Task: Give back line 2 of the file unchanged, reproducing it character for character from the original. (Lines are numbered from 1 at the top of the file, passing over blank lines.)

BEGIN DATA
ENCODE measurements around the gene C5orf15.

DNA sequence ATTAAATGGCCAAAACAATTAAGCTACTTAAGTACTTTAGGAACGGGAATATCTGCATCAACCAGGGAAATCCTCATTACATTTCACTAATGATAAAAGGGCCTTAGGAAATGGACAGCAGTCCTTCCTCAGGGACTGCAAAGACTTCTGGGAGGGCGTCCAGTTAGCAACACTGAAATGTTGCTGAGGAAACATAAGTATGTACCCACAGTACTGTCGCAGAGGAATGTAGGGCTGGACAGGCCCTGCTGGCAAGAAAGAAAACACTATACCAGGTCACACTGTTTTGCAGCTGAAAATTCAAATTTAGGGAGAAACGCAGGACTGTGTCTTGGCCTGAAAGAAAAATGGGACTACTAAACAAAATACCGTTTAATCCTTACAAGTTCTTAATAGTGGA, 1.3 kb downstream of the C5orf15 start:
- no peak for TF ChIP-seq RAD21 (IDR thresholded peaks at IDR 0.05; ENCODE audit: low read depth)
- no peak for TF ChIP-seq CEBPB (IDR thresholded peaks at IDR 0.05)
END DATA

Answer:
DNA sequence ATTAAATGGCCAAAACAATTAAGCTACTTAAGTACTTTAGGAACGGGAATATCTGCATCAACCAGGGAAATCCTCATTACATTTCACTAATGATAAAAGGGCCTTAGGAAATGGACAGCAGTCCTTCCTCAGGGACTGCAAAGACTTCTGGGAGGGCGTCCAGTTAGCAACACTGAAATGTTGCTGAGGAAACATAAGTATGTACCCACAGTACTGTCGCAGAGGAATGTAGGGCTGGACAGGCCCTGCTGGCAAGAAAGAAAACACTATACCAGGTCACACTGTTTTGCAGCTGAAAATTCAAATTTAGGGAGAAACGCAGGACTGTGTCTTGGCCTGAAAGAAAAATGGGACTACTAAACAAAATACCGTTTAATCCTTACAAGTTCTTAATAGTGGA, 1.3 kb downstream of the C5orf15 start: